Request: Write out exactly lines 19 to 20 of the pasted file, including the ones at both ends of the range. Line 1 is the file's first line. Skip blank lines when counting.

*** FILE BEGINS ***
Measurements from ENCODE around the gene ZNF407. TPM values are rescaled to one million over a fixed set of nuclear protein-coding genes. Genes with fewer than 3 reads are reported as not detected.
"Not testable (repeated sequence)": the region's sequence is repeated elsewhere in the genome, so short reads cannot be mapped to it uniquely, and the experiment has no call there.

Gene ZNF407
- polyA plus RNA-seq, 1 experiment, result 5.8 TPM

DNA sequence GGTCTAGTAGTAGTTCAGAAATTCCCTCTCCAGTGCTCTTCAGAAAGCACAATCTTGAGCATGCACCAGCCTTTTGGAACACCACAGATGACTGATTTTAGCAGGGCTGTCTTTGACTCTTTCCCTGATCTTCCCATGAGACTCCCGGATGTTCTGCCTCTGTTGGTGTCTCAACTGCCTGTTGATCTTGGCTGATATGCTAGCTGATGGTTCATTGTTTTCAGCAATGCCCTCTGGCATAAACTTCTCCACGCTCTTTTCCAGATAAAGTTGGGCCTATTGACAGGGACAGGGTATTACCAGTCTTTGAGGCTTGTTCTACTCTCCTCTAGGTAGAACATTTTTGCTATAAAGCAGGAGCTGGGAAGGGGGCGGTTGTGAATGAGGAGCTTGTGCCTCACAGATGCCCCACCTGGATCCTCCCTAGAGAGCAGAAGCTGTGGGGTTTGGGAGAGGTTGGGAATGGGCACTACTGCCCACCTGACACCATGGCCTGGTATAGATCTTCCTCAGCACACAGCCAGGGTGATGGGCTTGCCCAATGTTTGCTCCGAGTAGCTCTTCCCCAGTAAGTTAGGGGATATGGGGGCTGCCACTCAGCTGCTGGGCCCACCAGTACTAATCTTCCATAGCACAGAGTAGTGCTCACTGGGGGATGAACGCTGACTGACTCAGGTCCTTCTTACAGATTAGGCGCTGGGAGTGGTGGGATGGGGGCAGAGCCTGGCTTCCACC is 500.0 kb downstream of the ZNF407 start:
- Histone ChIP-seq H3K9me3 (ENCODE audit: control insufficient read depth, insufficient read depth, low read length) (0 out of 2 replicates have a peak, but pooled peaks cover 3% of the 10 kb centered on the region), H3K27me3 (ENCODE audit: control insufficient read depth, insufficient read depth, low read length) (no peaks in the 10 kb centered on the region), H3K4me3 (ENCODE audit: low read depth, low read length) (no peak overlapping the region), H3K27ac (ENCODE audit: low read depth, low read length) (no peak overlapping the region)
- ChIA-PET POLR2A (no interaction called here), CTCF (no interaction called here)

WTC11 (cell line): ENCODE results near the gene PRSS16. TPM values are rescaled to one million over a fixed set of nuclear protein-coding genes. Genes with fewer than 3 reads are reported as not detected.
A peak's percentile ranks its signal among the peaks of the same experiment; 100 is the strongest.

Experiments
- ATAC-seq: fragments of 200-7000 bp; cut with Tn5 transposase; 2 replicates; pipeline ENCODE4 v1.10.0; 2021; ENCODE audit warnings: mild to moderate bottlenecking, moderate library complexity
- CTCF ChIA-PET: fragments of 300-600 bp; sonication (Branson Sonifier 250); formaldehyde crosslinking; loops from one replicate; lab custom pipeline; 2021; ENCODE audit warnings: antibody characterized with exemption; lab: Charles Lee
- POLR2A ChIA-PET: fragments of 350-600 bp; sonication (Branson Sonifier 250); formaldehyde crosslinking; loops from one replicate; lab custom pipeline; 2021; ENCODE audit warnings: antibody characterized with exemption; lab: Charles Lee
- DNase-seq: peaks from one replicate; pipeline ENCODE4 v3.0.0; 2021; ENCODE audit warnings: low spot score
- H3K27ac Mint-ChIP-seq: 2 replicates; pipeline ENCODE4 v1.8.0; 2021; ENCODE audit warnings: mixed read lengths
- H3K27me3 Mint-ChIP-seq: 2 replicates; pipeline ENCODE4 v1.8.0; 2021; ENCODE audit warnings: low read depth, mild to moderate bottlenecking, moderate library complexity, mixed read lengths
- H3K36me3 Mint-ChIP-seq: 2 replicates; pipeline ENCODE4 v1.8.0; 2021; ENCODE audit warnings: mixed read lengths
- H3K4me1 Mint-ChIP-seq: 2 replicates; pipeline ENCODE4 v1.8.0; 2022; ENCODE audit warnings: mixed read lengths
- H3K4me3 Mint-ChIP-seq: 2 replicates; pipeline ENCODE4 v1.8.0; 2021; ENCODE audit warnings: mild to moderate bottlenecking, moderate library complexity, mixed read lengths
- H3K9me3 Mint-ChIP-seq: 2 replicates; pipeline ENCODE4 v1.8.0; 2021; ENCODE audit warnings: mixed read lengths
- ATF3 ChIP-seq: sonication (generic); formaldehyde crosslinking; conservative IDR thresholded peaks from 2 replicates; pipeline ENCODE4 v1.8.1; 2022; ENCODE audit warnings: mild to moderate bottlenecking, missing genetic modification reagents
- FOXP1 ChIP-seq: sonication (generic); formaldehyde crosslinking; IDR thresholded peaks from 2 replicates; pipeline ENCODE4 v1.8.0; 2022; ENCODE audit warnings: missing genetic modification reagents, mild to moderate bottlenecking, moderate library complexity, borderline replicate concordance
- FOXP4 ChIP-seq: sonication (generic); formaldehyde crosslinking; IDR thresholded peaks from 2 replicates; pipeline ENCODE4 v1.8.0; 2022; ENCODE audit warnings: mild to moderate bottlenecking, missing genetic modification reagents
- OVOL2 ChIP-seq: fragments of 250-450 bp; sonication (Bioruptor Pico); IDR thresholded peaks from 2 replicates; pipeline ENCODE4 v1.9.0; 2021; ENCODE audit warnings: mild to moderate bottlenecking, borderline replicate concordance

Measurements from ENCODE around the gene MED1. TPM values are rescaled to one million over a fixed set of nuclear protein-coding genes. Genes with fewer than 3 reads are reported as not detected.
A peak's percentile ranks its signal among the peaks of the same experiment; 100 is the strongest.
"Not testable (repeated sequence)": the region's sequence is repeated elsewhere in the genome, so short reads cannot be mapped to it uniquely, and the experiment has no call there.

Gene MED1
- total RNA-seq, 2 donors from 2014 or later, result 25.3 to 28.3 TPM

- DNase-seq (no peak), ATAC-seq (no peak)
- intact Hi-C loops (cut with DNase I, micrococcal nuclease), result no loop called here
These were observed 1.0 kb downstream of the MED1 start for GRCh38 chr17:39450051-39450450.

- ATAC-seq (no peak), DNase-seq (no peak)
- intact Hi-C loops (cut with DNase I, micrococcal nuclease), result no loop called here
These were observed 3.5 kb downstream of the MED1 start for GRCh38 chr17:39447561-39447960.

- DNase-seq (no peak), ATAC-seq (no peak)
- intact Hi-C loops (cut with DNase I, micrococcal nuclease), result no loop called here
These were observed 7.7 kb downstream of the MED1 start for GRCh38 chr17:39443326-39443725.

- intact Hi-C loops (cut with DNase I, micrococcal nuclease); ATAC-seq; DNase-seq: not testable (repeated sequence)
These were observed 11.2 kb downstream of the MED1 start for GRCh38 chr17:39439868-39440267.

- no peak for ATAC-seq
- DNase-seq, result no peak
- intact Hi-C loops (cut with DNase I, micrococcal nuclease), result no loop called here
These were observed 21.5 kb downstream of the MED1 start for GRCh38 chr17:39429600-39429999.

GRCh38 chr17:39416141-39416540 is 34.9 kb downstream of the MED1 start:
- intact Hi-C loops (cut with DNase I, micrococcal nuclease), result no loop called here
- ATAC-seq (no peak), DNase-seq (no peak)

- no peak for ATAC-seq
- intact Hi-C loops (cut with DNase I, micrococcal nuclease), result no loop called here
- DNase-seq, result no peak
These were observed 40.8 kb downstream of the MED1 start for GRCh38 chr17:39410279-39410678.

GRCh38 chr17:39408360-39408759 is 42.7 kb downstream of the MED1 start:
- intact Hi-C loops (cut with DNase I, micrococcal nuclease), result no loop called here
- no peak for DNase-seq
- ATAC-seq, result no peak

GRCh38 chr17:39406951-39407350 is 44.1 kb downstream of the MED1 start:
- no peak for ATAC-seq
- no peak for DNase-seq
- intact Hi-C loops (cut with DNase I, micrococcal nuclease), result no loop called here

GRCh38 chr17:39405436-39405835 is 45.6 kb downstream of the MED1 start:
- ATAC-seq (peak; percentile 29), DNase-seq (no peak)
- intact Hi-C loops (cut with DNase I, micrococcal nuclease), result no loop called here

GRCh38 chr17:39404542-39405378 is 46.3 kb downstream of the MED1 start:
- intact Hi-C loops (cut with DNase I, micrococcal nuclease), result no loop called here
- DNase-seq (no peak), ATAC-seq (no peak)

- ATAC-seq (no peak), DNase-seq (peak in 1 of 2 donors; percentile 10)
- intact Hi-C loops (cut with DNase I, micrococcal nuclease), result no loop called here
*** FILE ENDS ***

- H3K4me3 Mint-ChIP-seq: 2 replicates; pipeline ENCODE4 v1.8.0; 2021; ENCODE audit warnings: mild to moderate bottlenecking, moderate library complexity, mixed read lengths
- H3K9me3 Mint-ChIP-seq: 2 replicates; pipeline ENCODE4 v1.8.0; 2021; ENCODE audit warnings: mixed read lengths